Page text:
So after all the anticipation of reading this story, despite the good writing and story in general, that one thing left me feeling disappointed. I know no book is perfect. Ahhh, but wait, there is ONE book that is! This weekend, a few days after finishing the book, I was at my church for a teacher training class. I've taught lessons for the small groups I've lead over the year and my work is kind of like teaching, but I know I'll never know everything. I always love learning new things, and I've had the guy teaching the class for adult electives in Sunday School before and he is one of the best teachers I've ever had. So anyway, I went to this class. As we're going through exercises of studying the Bible as a teacher, we talked about reading the Bible and examining the details... finding something new with every reading. We read different translations. And wouldn't you know it, during that class, something new popped out. The Bible never changes, but every time, I can find something new and exciting that God will show me inside His Word... if my heart's just open and available. So I know I already knew this, but during the class I was just struck... I can never be disappointed in God's Word. (Maybe disappointed in my reaction to His Word, but that's a whole other post!) Books I read for personal enjoyment, work, whatever... while they might somehow even minutely miss the mark for me, the Bible never will. Like it's true Author, it'll never disappoint. And for that, I'm eternally thankful.

Monday, October 20, 2008

Learning to Prioritize

A few days ago, I sat down to update my “to read” list. Now, I have a confession to make: my “to read” list is actually an Excel spreadsheet. When I began working at the library, the list of books I wanted to read grew from a memorable amount to ridiculous proportions. I started keeping a notebook of titles. But the longer that I was constantly exposed to books… shelving, talking to patrons, and ordering for the three youth collections… the longer the list got and I found myself adding titles that I had already listed pages before, forgetting this “little known gem” had already crossed my radar months earlier. Now, I add more books each month than I can read in the average month, so basically, I’ve come to realization that I will NEVER finish my “to read” list. At first, that realization was difficult to take (don’t laugh!)… I didn’t want to think I would never be able to catch up… to finish my list. And shhh, don’t tell anyone this, but Miss English Major-turned-Librarian actually read very little for a period of a few months! I had become so focused on the fact that I could never do it all that I was discouraged. But then I went to the other extreme... this insanity-induced idea that I could plow through the list. If I just read fast enough! And somewhere along the way it happened: reading became a chore, like the required reading in school. The concept that I had always spoken to kids and parents in the library about being against vehemently. So I kind of took that break and made some decisions. I can’t read everything. (duh.) I had to accept that. I have to choose… prioritize… which books I definitely need/want to read and which are just because everyone’s reading it or some other less-necessary-for-me-to-add-it-to-my-list reason. And the other thing I relearned was to make time for FUN reads. I need lighthearted books, I need adult brain-stimulating books… I need to be a well-rounded reader. If we don’t take time for fun, we’ll get burned out.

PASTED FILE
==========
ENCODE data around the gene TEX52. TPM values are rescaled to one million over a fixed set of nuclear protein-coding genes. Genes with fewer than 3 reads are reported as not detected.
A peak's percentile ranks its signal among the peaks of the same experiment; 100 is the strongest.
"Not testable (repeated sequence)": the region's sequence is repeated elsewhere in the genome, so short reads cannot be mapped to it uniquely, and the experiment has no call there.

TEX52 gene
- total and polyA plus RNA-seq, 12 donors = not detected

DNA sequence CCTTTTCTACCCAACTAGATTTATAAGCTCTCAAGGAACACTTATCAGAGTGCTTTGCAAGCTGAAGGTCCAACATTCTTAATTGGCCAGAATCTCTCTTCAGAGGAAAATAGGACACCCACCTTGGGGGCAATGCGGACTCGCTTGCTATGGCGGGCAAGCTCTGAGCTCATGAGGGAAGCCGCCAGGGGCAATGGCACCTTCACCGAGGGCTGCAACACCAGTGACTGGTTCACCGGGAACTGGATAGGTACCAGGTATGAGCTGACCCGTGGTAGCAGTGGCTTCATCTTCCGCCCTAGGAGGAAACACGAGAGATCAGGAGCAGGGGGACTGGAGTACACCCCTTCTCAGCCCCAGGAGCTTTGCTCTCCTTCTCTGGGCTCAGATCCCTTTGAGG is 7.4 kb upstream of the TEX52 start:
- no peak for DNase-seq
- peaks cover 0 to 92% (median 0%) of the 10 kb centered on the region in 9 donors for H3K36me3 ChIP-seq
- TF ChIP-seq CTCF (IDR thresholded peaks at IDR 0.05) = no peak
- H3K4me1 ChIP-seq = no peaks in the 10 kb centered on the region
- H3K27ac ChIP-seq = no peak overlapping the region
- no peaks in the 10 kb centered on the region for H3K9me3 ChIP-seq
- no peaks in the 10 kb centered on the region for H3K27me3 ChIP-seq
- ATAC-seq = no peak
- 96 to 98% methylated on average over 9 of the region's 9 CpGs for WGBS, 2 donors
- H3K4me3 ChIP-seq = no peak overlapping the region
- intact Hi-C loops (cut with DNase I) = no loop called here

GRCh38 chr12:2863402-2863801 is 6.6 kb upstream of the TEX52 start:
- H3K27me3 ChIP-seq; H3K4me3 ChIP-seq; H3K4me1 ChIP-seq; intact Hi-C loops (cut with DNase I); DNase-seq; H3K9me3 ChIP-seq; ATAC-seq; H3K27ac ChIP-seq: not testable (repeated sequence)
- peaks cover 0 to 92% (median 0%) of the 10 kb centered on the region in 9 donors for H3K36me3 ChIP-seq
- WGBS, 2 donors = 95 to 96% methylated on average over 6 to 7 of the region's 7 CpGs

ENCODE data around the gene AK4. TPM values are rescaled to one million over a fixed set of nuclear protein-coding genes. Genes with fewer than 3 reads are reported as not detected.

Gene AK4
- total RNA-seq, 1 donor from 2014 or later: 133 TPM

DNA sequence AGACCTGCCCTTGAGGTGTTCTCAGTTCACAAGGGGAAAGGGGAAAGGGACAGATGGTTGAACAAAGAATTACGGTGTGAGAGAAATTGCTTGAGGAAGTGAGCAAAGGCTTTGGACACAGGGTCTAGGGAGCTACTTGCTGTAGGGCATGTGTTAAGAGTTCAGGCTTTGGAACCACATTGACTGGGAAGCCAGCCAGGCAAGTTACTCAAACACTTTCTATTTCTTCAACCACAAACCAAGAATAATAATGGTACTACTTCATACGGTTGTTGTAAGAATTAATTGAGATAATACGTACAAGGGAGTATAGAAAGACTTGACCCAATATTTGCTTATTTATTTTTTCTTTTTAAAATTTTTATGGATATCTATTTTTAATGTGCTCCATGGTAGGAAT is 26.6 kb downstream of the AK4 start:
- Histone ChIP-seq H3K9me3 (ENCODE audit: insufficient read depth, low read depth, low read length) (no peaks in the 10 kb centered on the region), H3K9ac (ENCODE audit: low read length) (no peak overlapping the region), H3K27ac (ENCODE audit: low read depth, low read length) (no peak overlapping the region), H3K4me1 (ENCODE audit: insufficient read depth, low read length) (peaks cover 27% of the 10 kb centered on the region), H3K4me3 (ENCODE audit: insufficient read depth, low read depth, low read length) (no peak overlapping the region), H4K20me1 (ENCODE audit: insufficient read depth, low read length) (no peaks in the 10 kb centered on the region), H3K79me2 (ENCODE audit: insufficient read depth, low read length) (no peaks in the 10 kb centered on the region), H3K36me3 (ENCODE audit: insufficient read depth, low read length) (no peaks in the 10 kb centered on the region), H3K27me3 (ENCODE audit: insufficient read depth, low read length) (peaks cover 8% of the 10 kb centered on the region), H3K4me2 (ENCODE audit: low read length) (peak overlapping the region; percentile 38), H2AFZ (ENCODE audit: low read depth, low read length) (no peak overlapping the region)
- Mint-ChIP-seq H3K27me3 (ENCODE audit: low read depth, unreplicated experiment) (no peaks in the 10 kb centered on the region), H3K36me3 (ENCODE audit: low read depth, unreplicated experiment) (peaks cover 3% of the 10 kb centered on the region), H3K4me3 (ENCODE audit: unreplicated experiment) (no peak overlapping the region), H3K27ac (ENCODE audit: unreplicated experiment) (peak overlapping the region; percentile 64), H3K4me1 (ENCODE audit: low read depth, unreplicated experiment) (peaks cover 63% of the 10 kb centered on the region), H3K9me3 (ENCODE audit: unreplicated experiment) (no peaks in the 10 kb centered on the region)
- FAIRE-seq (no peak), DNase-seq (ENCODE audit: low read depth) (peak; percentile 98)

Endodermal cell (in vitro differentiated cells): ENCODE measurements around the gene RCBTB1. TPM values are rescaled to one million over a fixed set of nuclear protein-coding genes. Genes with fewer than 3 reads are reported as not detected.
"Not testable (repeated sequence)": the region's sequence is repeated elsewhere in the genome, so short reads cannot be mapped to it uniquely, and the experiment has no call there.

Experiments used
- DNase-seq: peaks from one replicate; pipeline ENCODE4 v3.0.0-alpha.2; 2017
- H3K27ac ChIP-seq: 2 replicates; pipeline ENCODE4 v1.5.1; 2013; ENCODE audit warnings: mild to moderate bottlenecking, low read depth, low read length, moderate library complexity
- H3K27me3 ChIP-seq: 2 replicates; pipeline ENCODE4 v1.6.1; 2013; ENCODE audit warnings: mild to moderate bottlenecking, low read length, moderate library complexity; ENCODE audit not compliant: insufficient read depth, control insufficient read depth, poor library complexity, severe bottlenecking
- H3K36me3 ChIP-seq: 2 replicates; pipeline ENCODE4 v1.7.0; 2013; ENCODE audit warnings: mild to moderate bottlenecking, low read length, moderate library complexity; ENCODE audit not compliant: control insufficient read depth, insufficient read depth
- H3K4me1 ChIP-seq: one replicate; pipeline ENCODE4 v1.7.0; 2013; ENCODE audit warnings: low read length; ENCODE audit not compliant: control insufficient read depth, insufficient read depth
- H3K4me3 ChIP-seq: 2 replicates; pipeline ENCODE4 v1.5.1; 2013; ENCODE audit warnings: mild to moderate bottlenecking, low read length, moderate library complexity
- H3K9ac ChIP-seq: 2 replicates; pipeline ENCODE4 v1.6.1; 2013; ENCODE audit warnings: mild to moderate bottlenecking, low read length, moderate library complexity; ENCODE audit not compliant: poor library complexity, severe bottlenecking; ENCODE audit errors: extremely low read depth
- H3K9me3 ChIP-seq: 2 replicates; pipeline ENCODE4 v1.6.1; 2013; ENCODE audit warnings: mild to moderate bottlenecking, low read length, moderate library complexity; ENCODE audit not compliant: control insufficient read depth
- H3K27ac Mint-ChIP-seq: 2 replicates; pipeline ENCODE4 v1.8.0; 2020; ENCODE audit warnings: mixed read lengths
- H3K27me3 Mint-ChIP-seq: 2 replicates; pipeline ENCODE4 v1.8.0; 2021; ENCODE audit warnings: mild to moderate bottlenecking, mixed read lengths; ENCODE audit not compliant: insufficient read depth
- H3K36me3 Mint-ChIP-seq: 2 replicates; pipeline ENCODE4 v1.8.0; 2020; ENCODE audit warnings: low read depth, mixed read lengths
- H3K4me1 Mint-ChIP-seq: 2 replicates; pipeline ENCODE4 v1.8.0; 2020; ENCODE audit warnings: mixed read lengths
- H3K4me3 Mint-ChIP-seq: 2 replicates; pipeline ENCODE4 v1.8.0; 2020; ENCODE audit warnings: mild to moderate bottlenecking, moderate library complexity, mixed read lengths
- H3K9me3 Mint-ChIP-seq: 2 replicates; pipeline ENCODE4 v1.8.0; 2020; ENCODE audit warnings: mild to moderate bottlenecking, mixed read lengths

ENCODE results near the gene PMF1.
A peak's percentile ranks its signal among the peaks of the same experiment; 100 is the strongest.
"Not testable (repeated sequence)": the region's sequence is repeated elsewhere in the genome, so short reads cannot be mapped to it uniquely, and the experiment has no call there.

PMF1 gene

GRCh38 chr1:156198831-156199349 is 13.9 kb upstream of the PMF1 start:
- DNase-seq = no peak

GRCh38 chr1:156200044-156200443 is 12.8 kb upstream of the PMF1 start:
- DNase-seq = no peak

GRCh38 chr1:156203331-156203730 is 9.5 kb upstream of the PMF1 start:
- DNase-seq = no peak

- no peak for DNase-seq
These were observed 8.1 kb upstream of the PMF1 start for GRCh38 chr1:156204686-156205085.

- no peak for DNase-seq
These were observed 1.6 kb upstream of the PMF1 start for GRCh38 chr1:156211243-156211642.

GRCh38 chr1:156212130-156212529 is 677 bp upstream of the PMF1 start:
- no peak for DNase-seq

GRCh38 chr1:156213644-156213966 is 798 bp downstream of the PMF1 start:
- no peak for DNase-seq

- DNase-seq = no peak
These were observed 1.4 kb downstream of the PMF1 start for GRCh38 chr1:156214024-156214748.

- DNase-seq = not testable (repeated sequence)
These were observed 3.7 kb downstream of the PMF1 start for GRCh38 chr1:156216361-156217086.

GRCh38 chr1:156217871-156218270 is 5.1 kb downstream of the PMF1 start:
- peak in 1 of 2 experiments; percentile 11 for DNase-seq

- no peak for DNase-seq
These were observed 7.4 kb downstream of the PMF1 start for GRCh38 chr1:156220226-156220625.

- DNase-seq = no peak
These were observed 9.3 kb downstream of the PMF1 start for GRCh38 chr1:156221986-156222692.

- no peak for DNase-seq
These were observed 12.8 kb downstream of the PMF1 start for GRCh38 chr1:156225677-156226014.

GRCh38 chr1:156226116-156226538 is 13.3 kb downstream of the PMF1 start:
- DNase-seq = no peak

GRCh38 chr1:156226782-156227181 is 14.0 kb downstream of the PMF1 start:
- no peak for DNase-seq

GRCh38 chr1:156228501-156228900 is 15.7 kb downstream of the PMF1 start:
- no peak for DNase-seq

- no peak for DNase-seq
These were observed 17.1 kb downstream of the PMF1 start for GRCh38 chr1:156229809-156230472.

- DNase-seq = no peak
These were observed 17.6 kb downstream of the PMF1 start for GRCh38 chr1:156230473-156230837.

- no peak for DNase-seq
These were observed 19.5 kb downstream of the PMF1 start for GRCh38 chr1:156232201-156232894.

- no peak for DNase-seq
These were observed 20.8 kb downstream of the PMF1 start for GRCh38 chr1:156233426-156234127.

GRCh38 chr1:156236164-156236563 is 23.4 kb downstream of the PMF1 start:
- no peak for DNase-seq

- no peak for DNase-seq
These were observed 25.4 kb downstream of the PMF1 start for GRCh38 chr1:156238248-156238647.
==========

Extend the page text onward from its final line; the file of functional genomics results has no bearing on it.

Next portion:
Okay, so you may be thinking that I’m putting WAY too much emphasis on books. (But there was an article I mentioned in this blog months ago on the very topic of children’s librarians needing to read for enjoyment, AND my favorite author, Shannon Hale just wrote an article on the same topic in School Library Journal.) But this book/reading concept has other life implications for me. It’s been a long few months for me. Work and outside work… life is busy. I'm okay with the busyness at work. I see my work as an opportunity to serve, but there are parameters put on it by my hours/schedule. Some days are busier than others, some times of the year are busier than others. But work's fine. Outside of work, I was running myself ragged. Seriously. I wasn’t home one night a week. There are SO many good things out there we can do with our time, but that doesn’t mean because it’s good, that it’s right to do. In what I like to call the “multiplicity effect”, as I’m working through some of this on my own with God, my pastor started a sermon series on Serving. He talked about how, in the Church, we are called to serve. But the phrase he kept saying every week is that we are to be human beings, not human doings. Wow. So you mean my constant pace wasn’t a good thing? ;) Just like with reading, I realized if I try to do too much, I’m going to burn out. I’m going to lose my passion for what it is I’m doing. And I need to give myself time to have a personal life (or enjoy the “light read”) every now and then. There are certain things I do that I LOVE to do and there are ones that God calls me to do. But I can’t do it all. Guilt is not a reason to do something. Even good intentions of helping others is not a good reason if it’s not what God has called me, personally, to do. So this has been good for me. Hard, but good. I’m learning how to say “no” (still). I’m learning that I can’t go at a constant pace (even when people say “Do it while you can. You’re young.”) I’m learning to pick and choose and do fewer things fully committed than a million things and be unable to give my best because I’m doing it out of guilt or because I’m so tired I can’t give my best. Getting back to the basics of why I loved something in the first place. And this is a good thing.